'Aunty Donna's Big Ol' House of Fun' Is the Side-Splitting Absurdist Comedy Gem This Hectic Year Needs
It's available on Netflix now — and you'll want to binge it all in one go.
Each month, Netflix adds a whole heap of new movies, shows and specials to its lineup. It's impossible to watch all of them, and if you tend to gravitate towards its big series and films — Stranger Things and The Witcher, plus features such as Marriage Story and The Trial of the Chicago 7 , for instance — that's understandable. But don't scroll your way past the service's comedy offerings. As with everything on every streaming platform, the selection can be a bit hit and miss; however, Netflix was responsible for the best sketch comedy of 2019,I Think You Should Leave with Tim Robinson. It has also now claimed that title again in 2020 with the just-released Aunty Donna's Big Ol' House of Fun.
If you're familiar with Australian comedy troupe Aunty Donna, then you'll know what to expect. Writers and performers Mark Samual Bonanno, Broden Kelly and Zachary Ruane, director and writer Sam Lingham, filmmaker Max Miller and composer Tom Armstrong have been treating audiences to absurdist gags, satire, wordplay and songs since forming in 2011. Over that time, Aunty Donna has played gigs everywhere from the Melbourne International Comedy Festival to the Edinburgh Festival Fringe, toured the country several times, made a number of web series and released an ARIA-nominated album — but now the group has channelled all of its silliness and surreal gags, and its astute ability to make fun of daily life in a smart yet ridiculous way, into a six-part Netflix series that's the funniest thing you'll watch in 2020.
Now available to stream, Aunty Donna's Big Ol' House of Fun stars Bonanno, Kelly and Ruane as themselves — and housemates. Each episode revolves around a theme, starting with the search for a fourth member of their household when they decide to turf their annoying talking dishwasher (voiced by Flight of the Conchords' Kristen Schaal). The second episode, focused around treasure, also features an out-there recreation of Ellen DeGeneres' talk show, while other instalments serve up everything from a pitch-perfect takedown of trendy barber shops to a parody of male posturing when the guys turn their house into a bar. 'Weird Al' Yankovich also pops up, as does executive producer and The Office star Ed Helms (claiming that his name is actually Egg), and a tea party with the Queen of England features as well.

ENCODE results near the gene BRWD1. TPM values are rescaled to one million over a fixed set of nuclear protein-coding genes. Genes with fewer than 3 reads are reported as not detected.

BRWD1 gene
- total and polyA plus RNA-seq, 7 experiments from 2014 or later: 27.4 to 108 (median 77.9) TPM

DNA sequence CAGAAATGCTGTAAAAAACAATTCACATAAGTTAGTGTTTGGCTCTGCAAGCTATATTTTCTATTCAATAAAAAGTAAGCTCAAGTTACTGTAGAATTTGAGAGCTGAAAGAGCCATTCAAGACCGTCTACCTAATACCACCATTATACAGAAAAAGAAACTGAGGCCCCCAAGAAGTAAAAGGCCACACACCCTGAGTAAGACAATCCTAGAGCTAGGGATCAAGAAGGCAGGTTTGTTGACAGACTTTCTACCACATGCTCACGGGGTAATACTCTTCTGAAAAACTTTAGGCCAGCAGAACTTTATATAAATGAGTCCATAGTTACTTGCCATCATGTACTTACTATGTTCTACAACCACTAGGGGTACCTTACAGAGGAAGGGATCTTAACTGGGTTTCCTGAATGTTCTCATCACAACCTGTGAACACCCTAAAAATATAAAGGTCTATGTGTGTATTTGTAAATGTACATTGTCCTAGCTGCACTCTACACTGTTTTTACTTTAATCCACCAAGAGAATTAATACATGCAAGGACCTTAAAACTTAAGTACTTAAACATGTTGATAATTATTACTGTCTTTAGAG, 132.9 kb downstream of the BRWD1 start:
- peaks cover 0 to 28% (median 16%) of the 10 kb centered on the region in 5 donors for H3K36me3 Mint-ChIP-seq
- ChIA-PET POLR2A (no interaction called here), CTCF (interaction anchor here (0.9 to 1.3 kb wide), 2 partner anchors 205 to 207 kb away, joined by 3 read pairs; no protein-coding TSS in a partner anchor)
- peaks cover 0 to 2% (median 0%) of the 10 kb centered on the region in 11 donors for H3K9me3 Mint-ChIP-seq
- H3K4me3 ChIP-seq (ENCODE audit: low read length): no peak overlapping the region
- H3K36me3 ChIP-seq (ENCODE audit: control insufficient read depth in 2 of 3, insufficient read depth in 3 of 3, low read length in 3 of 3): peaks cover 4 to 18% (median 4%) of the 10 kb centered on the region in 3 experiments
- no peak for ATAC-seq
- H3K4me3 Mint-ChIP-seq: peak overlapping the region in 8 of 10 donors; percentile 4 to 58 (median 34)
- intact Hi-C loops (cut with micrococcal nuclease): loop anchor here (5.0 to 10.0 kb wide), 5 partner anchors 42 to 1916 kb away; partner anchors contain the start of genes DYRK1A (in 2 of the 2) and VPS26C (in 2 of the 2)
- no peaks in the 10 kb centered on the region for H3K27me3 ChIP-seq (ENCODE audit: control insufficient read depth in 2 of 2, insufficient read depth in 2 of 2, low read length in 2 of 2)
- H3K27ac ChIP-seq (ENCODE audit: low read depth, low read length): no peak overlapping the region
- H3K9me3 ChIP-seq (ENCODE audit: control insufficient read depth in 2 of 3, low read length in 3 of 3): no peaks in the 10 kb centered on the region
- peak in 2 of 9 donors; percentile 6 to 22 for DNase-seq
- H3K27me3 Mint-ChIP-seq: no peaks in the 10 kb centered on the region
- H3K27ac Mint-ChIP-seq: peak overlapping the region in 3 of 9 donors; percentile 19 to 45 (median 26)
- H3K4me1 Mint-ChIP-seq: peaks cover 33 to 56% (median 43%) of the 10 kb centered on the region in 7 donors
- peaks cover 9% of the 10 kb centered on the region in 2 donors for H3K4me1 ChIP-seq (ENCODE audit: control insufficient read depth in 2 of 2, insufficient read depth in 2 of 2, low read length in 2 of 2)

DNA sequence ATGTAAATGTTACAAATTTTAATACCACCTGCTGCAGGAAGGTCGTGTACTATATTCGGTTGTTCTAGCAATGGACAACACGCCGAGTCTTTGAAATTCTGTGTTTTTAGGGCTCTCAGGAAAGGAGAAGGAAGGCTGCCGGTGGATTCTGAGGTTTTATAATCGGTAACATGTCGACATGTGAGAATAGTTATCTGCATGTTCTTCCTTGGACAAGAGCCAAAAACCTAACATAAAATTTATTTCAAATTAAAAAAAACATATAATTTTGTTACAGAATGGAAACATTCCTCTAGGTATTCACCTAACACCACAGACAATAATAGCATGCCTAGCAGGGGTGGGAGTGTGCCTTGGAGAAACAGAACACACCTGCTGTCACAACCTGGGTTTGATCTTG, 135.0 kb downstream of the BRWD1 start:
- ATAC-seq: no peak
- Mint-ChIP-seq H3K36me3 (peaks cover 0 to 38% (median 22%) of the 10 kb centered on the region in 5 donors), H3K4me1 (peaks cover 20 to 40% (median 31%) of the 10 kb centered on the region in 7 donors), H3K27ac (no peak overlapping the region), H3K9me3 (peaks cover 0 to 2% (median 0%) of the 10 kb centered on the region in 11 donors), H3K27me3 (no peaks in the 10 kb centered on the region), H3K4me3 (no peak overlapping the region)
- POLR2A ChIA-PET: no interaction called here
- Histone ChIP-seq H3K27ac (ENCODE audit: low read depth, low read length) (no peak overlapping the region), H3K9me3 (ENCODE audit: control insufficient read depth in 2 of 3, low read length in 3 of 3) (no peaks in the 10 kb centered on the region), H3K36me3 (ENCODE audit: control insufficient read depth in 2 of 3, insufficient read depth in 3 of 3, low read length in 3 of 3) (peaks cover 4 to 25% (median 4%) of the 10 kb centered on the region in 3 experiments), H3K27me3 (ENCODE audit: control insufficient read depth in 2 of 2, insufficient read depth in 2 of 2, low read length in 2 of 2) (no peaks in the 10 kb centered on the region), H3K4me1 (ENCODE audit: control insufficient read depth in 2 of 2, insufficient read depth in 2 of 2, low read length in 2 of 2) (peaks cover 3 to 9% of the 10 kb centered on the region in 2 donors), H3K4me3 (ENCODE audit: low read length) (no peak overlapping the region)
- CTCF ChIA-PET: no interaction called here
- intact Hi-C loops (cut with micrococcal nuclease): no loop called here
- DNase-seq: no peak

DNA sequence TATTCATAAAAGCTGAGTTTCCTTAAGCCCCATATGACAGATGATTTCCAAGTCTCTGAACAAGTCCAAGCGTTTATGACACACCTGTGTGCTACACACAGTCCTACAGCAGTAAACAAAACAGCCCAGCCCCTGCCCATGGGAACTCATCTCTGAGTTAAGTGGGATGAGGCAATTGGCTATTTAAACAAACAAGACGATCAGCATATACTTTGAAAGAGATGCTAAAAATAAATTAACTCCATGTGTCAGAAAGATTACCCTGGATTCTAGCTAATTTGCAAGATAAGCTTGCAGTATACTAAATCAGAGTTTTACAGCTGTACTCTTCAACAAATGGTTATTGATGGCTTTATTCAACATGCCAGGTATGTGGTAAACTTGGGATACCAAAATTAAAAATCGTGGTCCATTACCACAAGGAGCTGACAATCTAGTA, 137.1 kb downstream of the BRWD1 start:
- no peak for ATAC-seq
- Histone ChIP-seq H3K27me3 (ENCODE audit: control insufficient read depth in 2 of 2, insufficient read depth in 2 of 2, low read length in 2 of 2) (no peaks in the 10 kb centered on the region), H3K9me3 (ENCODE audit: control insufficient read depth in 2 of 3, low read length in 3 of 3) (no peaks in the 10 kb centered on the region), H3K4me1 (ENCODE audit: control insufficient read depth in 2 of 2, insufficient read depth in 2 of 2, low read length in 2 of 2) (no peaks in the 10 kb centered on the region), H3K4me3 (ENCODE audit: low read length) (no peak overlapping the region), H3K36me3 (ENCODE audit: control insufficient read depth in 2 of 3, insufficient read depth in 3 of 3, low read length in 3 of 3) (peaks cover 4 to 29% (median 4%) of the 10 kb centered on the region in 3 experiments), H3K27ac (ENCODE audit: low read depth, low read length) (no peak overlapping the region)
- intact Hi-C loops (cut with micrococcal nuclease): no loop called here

While it's showing on Netflix worldwide, there's no doubting that this is an Aussie sketch comedy. Viewers will spot the references to Crazy John's, Four'n Twenty pies, Eagle Boys Pizza, the Hoodoo Gurus and Grant Denyer — and there's an instance of name-dropping about a well-known TV and AFL figure that's brief but sublime. Skewing more broadly, the series' parody of Family Feud is both clever and bonkers, and the show manages to touch upon the 2000 Sydney Olympics, silly wi-fi names, table manners, sports injuries, pirates and today's dating scene, too.
There's nothing too over-the-top for Aunty Donna, or too trivial. The series opens with the group's existing song 'Everything a Drum' — which really is self-explanatory — after all. And, it nears its end with a tense trip to see a stylist that's a descent into chaos and madness, and yet also 100-percent relatable. Understandably, binging the 20-minute episodes in one go is very easy to do. So is starting the whole show over again once you've already watched it through.
At the beginning of 2020, no one could've picked how this year would turn out. And while longtime Aunty Donna fans already knew what the group is capable of, few folks would've tipped that Aunty Donna's Big Ol' House of Fun would be just the dose of side-splitting absurdity this hectic year needs. Or, that it'd get the most preposterous and catchy song about caffeine there is well and truly lodged in everyone's heads until 2021 hits.
Check out the trailer below:
Aunty Donna's Big Ol' House of Fun is available to stream via Netflix.
Published on November 20, 2020 by Sarah Ward